In a previous article, we addressed how the nature of heterogeneous structures – like NdFeB magnets used in the automotive industry – makes them difficult to analyze. These magnets are comprised of Neodymium (Nd), Iron (Fe) and Boron (B) but other added elements can change the magnetic properties of the material as well as its corrosion properties, and in certain cases improve utility at higher temperatures. Thus, it is important to know the exact mixture of elements.
We identified a Scanning Electron Microscope (SEM) equipped with an Energy Dispersive X-ray Spectrometer (EDS) as a tool well suited for this kind of microanalysis. We touched upon one technique, mapping, using Spectral Imaging (SI) as a more sophisticated analysis technique that can be used. Let’s delve deeper into the mapping technique.
In this case the field of view is selected by the analyst, then the computer rasters the electron beam in a grid pattern across the sample. At each node in the grid a spectrum is measured and stored. The result is a two dimensional array of spectra that illustrates the elemental composition of this area.
The main purpose of mapping is to reveal the distribution of an element in the field of view. Because the technique analyzes a large area it does not depend on the analyst locating a feature by eye for inspection. Every part of the sample is analyzed.
Figure 1 shows an image of the area mapped and Figure 2 shows the spectrum acquired from the entire field of view. This shows the elements that may be found in this region
This spectrum reveals the presence of Nd, Pr, Fe, Nb, Co, O, C, and a trace of Dy. Figure 3 shows maps of the discovered elements except for Dy which is present at too low a level to map easily in this particular sample and C which is likely merely a contaminant. These are processed maps in which background information and peak interference overlaps have been removed.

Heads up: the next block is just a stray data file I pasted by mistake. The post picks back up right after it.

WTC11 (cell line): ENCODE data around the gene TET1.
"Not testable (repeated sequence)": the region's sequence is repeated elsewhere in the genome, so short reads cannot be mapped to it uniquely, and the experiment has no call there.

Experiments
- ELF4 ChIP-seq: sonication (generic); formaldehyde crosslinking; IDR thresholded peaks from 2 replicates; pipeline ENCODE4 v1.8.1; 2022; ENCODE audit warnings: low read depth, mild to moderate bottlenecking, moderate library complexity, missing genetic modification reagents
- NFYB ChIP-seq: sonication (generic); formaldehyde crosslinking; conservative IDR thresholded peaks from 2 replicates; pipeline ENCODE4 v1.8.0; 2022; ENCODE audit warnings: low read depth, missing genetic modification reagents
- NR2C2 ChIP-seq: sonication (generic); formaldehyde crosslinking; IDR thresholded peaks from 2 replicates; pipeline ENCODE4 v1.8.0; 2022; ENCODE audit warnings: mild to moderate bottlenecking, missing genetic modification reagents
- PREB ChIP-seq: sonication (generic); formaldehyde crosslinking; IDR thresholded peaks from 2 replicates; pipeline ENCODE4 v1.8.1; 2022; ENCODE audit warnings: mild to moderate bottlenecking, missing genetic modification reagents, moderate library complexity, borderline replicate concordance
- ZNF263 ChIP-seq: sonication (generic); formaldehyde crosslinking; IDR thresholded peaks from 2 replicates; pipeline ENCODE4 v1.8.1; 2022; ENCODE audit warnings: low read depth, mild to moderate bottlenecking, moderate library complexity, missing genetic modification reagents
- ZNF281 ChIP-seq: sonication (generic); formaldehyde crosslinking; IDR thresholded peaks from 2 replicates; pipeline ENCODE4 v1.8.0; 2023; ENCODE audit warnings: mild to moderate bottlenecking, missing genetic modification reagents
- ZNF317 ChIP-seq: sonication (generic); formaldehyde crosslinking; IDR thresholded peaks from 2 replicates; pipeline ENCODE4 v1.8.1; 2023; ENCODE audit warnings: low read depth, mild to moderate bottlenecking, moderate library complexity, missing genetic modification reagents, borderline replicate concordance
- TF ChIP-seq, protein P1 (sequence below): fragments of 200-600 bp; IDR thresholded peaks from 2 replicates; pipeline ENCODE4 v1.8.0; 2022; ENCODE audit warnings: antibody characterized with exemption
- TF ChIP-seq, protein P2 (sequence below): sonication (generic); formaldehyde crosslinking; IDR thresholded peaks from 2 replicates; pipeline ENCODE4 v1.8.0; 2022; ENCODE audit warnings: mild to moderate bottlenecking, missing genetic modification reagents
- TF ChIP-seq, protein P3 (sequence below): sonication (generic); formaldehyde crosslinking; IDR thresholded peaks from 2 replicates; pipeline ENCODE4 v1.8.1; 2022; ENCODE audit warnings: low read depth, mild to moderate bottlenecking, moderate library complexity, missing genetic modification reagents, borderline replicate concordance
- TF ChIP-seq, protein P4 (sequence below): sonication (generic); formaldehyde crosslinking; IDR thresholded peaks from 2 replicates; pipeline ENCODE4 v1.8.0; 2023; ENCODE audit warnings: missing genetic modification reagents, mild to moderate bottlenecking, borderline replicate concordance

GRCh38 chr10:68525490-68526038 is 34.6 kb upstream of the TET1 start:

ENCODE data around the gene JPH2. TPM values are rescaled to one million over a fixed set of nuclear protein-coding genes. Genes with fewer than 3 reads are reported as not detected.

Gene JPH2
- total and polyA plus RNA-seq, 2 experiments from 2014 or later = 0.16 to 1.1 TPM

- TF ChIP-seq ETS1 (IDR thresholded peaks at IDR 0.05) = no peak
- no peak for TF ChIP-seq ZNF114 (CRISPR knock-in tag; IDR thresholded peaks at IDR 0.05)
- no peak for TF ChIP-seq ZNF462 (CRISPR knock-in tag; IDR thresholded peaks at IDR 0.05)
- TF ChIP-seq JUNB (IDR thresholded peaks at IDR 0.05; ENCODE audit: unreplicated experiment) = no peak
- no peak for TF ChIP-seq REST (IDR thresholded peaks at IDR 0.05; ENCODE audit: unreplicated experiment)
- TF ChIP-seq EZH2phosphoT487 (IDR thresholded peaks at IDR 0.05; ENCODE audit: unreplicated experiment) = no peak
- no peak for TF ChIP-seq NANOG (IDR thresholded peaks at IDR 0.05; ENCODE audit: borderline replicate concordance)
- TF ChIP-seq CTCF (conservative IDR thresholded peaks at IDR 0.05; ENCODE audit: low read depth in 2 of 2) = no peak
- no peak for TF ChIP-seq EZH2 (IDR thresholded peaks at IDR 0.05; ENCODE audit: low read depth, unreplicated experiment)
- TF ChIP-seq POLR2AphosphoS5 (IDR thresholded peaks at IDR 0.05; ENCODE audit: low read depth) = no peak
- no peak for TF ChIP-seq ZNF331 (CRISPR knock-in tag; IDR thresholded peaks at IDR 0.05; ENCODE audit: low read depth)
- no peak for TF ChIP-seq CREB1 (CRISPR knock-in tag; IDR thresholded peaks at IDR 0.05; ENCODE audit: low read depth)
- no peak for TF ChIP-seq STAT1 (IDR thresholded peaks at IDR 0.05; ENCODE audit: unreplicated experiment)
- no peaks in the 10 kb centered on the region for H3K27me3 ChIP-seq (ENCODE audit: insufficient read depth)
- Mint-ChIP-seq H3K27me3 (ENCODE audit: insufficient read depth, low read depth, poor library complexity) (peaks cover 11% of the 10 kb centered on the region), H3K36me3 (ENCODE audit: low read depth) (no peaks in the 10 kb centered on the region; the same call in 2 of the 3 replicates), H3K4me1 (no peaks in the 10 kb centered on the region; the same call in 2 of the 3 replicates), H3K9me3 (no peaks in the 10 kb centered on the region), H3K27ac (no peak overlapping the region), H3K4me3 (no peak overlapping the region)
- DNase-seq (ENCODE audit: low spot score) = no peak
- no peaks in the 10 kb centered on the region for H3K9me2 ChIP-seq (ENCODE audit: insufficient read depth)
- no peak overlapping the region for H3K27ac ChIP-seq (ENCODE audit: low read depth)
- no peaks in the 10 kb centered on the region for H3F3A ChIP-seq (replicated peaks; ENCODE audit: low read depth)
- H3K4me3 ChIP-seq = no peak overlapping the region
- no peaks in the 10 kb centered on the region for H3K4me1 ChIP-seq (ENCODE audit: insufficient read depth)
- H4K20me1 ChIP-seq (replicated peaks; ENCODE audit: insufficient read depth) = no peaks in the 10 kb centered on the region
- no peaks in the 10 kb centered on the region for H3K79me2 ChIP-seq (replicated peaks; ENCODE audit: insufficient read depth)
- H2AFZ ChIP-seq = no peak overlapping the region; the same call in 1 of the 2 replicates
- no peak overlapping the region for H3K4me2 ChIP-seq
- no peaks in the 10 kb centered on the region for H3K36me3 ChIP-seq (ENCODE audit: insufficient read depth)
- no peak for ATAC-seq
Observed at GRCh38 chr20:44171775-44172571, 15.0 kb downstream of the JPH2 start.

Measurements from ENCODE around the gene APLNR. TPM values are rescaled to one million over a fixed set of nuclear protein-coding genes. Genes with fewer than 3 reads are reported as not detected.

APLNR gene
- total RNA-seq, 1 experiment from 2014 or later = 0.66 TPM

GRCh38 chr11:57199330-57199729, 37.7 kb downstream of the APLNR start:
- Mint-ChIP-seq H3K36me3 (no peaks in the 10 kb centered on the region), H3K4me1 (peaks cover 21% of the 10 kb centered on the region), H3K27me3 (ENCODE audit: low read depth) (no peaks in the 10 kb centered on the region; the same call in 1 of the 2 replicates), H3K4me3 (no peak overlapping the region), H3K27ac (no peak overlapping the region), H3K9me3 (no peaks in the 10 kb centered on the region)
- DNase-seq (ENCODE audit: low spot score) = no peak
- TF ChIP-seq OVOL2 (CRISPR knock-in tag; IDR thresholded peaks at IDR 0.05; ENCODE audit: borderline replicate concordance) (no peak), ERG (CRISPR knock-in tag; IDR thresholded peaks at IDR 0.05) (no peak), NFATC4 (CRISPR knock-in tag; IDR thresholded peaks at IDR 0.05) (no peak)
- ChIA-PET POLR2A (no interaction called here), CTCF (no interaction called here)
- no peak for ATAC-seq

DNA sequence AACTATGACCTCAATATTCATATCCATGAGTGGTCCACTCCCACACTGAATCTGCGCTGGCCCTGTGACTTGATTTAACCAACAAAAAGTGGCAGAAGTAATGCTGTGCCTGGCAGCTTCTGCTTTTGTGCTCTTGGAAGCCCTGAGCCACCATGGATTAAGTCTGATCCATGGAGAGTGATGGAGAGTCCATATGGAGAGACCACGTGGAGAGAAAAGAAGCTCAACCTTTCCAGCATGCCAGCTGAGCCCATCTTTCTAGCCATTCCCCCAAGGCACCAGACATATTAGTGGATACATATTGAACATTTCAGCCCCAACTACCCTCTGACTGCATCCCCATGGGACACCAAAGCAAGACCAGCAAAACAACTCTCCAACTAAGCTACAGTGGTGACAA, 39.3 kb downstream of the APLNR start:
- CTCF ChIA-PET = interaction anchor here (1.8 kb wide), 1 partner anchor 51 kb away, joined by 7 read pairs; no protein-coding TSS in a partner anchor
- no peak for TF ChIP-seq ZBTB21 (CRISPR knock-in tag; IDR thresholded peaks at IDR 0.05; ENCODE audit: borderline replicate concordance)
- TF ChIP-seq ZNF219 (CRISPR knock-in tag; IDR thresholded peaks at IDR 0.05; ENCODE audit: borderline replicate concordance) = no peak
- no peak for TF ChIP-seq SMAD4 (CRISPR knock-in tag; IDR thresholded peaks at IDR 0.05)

Maps reveal the size and shape of the inclusions containing each element. These maps clearly show that the Nb and Co are located in just a few areas, while Fe and Nd are abundant throughout the map. Because a full spectrum is stored at each point in the map it is easy to extract a spectrum from a feature to confirm the composition. Figure 4 shows the spectra extracted from Nb and Co rich regions confirming the correctness of those identifications. Displays of Net Counts values for specific elements requires knowing that one should look for those elements. Another technique parses the Spectral Imaging data set automatically and can find elements that weren’t expected to be present.
There is X-ray microanalysis system software available that finds element groupings in the field of view then produces a map of the abundance of that set of elements across the field of view. For a simple example consider a sample that has three kinds of magnesium silicates – olivine, pyroxene and serpentine. All contain Mg and Si but in different ratios. Simple mapping would show maps for Mg and Si. The software would identify each ratio as a different component and produce a map showing the distribution for each component.
The software phase mapping groups together nodes in the map with similar values and flags it as a unique phase. The software then calculates the percent area of that phase in the image and collects all of the individual spectra from each point in the phase and sums them into one spectrum. The components look like spectra but actually mathematically derived shapes.
For more specifics, download SEM/EDS Techniques for Analyzing NdFeB Magnet Material in the Automotive Industry for a detailed explanation of mapping and each measurement technique as well as images, spectra, maps showing elemental distributions in a region of the sample, and data tables.